The Center for International Services encourages student immersion with activities like Mix-It-Up, a biweekly gathering where students share a meal and engage in facilitated discussions about identity, intercultural communication and cultural differences. In the fall, there’s an International Student Welcome dinner where undergraduates from across the globe dine together, meet faculty and staff, and learn about their new home.

Michelle Osiyah and roomate

Osiyah quickly learned that having a diverse group of friends was the best remedy for homesickness. “I was so shy about making friends at first, but I had a God-sent roommate,” she says. “Sofia de la Grana is a cocktail of everything amazing and has taught me so much. She introduced me to her friends, forced me into crowds and always took me along to the Quad, the Dome and the mall. I met a lot of friends during international student orientation week and made some close friends in the residence hall and in my classes.”

Poetry in a Safe Space

She discovered Verbal Blend shortly after arriving in Syracuse. The seven-week spoken-word program boosts students’ confidence in writing and performing original poems. Run by Cedric Bolton through the Office of Multicultural Affairs, it features writing workshops, student performances and peer reviews. “Verbal Blend has given me new ways to express myself and address societal issues,” Osiyah says. “I love it because it creates a safe space, yet still makes you aware of the power your voice carries.”

Being immersed in a new environment in an unfamiliar country has some unexpected benefits. “The culture is definitely different,” Osiyah observes. “But what really stands out is the openness in conversation about everything—mental health, sex education, diversity, race and racism, the justice system, religion and LGBTQ+ issues.”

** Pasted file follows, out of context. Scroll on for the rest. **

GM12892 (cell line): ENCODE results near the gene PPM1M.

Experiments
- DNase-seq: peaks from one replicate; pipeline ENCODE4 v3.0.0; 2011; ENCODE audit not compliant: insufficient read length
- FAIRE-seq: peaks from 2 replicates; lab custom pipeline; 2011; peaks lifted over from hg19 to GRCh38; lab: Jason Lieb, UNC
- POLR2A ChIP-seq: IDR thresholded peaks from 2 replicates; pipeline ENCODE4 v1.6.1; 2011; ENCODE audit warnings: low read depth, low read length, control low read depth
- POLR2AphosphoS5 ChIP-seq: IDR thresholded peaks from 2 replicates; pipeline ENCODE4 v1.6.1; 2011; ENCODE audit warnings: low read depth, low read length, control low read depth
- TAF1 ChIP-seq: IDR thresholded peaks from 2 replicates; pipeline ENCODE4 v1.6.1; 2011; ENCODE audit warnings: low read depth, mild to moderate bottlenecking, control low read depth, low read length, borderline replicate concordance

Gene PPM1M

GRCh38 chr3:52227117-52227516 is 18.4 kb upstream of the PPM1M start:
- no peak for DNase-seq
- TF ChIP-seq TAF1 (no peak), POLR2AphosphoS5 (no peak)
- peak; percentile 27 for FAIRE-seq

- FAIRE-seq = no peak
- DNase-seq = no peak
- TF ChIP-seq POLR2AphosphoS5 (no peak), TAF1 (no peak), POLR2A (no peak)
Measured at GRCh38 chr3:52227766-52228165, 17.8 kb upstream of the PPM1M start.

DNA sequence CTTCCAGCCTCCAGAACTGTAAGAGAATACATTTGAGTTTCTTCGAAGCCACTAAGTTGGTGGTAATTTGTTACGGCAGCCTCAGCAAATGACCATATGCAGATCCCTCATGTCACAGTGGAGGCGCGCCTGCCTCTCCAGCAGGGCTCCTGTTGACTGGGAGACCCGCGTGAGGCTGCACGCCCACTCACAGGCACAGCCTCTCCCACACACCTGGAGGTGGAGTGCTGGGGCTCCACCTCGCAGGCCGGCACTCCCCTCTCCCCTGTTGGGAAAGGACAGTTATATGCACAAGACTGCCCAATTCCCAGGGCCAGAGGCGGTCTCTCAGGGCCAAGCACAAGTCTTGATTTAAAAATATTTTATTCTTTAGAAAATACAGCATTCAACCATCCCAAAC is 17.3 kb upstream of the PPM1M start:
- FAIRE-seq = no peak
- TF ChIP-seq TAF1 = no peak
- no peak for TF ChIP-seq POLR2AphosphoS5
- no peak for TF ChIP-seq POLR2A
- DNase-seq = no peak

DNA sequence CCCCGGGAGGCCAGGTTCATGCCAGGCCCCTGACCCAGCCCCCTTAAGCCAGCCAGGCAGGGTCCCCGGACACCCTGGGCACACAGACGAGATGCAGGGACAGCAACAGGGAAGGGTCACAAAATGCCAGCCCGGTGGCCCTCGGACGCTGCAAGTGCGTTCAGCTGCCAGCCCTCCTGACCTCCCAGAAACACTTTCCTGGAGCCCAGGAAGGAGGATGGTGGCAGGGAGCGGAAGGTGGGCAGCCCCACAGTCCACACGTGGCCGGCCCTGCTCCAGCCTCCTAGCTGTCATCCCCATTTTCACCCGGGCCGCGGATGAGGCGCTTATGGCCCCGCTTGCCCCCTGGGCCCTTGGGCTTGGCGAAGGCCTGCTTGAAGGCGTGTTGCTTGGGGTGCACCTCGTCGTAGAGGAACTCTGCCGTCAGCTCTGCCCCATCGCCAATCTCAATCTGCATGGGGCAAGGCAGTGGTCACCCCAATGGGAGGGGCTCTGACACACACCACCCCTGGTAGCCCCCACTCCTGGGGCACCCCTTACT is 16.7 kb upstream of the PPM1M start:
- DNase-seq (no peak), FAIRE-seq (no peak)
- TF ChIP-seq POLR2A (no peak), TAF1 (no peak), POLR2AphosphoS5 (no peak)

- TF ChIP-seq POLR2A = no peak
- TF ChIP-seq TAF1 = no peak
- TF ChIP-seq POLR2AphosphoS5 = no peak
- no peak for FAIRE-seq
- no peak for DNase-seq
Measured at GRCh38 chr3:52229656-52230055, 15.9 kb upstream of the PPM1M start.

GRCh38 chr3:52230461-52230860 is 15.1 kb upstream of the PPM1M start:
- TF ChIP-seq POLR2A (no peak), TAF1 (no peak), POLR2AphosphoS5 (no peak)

There’s also the American fondness for consumerism. “Being an aunt is the best thing about being part of a family, and my niece and nephews are skilled at making me bankrupt,” she jokes. “They sway me to impulse purchases I can’t even explain, but the good news is they are only 7, 4 and 2 once!”

What really stands out is the openness in conversation about everything—mental health, sex education, diversity, race and racism, the justice system, religion and LGBTQ+ issues.

African student mentors played an important role in helping Osiyah transition to life on the Syracuse University campus, and their benevolence has inspired her to want to pay it forward. “Pauline Gitau ’20 and graduate student Regina Kuria ’16 mentored me through freshman year,” she says. “They kept me going, checking in on me during exam weeks, sharing resources and allowing me to call them anytime for advice. I plan to do the same not only for Kenyan students, but for any African student who needs my support as a student and an alum.”

International Student Accommodations

When on-campus classes transitioned to remote learning in March due to the new coronavirus, Osiyah says the University recognized the challenges facing international students and made generous accommodations for them. “We were allowed to stay on in the residential blocks and then later checked into South Campus, where every possible need we had was taken care of—food pantries, utensils, bedsheets, masks,” she says. “I stayed on campus until May 4 and then went to stay with my aunt in Houston for summer break.”

Even though she’s disappointed the summer research program she’d planned to complete was canceled, Osiyah is busily preparing herself for the rigors and rewards of three more years at Syracuse University. “What has kept me going is the idea that this is a one-shot opportunity, and I want to take it,” she says. “I can achieve so much for those who have not been able to attend college—girls who need an example of what they can do once they take the first step. When I graduate, I’ll bleed Orange all the way!”

-Mary Beth Horsington

This story was first published on June 23, 2020 and last updated on .